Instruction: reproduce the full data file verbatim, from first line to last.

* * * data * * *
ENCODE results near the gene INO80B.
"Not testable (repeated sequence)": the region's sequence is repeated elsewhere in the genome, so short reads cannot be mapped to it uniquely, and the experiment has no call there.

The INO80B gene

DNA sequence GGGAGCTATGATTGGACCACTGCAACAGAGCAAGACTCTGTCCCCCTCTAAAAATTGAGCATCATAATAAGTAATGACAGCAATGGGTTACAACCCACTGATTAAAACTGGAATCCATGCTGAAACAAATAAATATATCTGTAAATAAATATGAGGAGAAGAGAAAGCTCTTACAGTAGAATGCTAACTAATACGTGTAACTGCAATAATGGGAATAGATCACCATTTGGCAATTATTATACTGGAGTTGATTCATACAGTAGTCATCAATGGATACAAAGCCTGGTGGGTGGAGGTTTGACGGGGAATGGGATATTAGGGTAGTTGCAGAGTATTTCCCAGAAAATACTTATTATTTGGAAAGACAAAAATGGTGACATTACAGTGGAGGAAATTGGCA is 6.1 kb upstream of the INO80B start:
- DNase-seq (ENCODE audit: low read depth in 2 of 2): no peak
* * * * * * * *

ENCODE results near the gene INO80B.
"Not testable (repeated sequence)": the region's sequence is repeated elsewhere in the genome, so short reads cannot be mapped to it uniquely, and the experiment has no call there.

The INO80B gene

DNA sequence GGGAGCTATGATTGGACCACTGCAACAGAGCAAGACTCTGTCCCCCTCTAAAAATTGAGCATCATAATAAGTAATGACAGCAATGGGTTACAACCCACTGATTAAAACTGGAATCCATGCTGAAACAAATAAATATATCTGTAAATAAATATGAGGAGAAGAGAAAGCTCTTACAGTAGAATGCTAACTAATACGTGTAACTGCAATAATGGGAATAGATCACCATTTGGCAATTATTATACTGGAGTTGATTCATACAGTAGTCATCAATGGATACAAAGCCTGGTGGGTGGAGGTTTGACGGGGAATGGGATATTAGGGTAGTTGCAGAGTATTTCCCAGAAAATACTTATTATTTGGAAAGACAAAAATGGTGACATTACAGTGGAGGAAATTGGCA is 6.1 kb upstream of the INO80B start:
- DNase-seq (ENCODE audit: low read depth in 2 of 2): no peak